As a mother of a three (3) year old, I spend a fair amount of time (more than I’d like to admit) immersed in animated television programs. I am struck by how many of these programs revolve around pets. From Chase from “Paw Patrol” being “on the case,” to Caillou’s cat Gilbert going to the vet (is there really a more polarizing cartoon character than Caillou?), to the summer blockbuster “The Secret Life of Pets,”which follows the lives pets lead when their owners are at work or school (sequel coming soon), pets are an important part of daily existence.
A dog owner myself, I can appreciate how a pet becomes a central part of a family. Given the love people have for their pets, it is understandable that “Fido” can factor heavily into a divorce. Much to animal lovers’ chagrin, however, most states (including Massachusetts and Rhode Island), consider domestic animals to be personal property subject to division between parties to a divorce matter, just like cars, boats, furniture, salad spinners, etc. An informal, personal poll of several family court judges in Massachusetts suggests that judges are loathed to spend time thinking about the best interest of a pet, … Keep reading
After a three month maternity leave, and a few months adjusting to being a full-time working mom, I’m excited to be back to contributing my thoughts to this blog! I’m also excited to be writing on a topic that I not only find interesting but also encounter a great deal in my practice – interstate custody disputes.
Pure Home State Jurisdiction
Almost exactly a year ago, I wrote a piece about the differences between child custody laws in Massachusetts and Rhode Island with a specific focus on the differences between the Uniform Child Custody Jurisdiction Act (UCCJA) and the Uniform Child Custody Jurisdiction and Enforcement Act (UCCJEA). As detailed in the previous post, Massachusetts was the lone hold-out in adopting the UCCJEA, retaining pure home state jurisdiction when determining where to litigate child custody disputes.… Keep reading
As people scramble to purchase Powerball tickets for a chance (however small) at the 1.3 billion dollar jackpot, the largest in U.S. history, I couldn’t help but think about the practical considerations that come into play when dealing with divorce and lottery winnings, especially for those who are divorcing, or already divorced. Sure, it’s nice to fantasize about buying a second (or third, or fourth) home in the most exotic of locales, or giving thousands of dollars to charities and every person you’ve ever met, but lottery winnings could also affect property division in a divorce, or a child support and/or alimony obligation.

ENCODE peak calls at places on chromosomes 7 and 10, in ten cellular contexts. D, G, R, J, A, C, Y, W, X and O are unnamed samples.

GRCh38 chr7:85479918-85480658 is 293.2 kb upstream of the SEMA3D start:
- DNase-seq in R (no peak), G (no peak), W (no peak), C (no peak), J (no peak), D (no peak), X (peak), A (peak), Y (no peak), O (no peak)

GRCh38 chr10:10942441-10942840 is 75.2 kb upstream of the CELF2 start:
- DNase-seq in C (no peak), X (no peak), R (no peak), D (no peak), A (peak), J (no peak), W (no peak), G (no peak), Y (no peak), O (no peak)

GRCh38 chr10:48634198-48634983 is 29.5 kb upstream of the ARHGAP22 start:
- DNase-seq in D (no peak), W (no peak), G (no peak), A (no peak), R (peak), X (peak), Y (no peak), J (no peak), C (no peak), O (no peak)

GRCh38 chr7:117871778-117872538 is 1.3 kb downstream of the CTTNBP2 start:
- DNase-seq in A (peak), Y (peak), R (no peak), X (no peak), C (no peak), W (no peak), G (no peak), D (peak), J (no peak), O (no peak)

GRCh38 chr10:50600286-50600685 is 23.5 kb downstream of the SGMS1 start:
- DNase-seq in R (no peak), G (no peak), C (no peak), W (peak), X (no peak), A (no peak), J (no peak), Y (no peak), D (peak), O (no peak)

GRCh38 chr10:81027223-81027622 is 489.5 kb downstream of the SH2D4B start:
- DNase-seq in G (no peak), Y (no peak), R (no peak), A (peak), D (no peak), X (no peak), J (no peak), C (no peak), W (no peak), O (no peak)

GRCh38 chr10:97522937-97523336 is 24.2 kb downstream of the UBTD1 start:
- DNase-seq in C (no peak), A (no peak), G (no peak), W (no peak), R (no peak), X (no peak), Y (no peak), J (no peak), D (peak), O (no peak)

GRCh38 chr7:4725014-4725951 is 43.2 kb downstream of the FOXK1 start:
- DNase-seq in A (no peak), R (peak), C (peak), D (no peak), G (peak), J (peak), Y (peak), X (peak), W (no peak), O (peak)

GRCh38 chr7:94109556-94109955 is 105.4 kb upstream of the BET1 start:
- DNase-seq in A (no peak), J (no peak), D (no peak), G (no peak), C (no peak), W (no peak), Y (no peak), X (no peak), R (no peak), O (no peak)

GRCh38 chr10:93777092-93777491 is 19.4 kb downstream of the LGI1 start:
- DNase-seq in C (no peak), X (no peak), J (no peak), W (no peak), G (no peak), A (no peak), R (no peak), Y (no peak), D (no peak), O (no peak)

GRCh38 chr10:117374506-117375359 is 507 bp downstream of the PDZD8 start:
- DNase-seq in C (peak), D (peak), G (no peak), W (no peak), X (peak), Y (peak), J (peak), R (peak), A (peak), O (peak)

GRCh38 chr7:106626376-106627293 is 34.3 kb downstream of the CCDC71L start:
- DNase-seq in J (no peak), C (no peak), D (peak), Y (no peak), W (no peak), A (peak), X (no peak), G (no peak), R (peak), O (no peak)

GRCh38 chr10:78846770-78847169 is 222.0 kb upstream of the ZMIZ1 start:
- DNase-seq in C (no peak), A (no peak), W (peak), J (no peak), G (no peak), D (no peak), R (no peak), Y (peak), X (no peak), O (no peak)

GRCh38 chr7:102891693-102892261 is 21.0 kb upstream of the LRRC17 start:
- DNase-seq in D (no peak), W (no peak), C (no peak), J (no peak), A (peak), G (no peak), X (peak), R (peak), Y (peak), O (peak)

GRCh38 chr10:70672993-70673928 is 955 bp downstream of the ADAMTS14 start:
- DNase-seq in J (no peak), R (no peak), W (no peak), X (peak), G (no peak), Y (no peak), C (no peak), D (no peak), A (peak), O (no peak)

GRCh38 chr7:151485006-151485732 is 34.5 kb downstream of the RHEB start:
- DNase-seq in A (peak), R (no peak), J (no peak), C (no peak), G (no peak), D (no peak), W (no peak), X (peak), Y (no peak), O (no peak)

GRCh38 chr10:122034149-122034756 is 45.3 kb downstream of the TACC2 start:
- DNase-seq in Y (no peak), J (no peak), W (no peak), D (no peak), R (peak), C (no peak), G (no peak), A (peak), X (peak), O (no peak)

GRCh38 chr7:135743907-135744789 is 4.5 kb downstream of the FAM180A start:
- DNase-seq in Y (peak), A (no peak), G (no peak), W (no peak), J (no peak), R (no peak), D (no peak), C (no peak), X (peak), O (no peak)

Can my former spouse claim any of my lottery winnings?
A few years back I wrote a post about things to consider when divorcing later in life. One of these considerations was Social Security. Social Security continues to be an important topic of discussion for any couple divorcing later in life, because it can have a significant impact on income and sometimes retirement benefits.
Of course, just when we get comfortable with the rules and how they’re applied, Congress goes and shakes things up. As part of the Bipartisan Budget Act of 2015, just signed by President Obama on November 2, 2015, the federal government is eliminating two key pieces of Social Security that are important for retirement planning for married and divorce spouses alike.… Keep reading
Privilege is one of the most important legal concepts that an attorney can be versed in. Inadvertently waiving the attorney/client privilege or the psychotherapist/patient privilege, for example, can have dire consequences for clients and attorneys alike. An interesting blog post by our esteemed colleagues in the Business Litigation and Employment Law groups got me (well, really Nancy) thinking about a lesser known privilege known as the common interest privilege and how same is relevant to divorce.
First, a little background on the Common Interest Privilege. According to the Restatement (Third) of the Law Governing Lawyers, a riveting legal treatise more commonly used to prop up a wobbly desk, the common interest privilege applies…… Keep reading
While the borders between Massachusetts and Rhode Island appear to be incredibly permeable, this is just not the case when dealing with custody of children. With few exceptions, the home state of the child is where a court proceeding for custody of that child must be commenced. The home state is defined as the state he or she has resided in for six months prior to the beginning of custody proceedings. Put a different way, the residency of the child, not the parents, determines where an initial custody proceeding must be brought.… Keep reading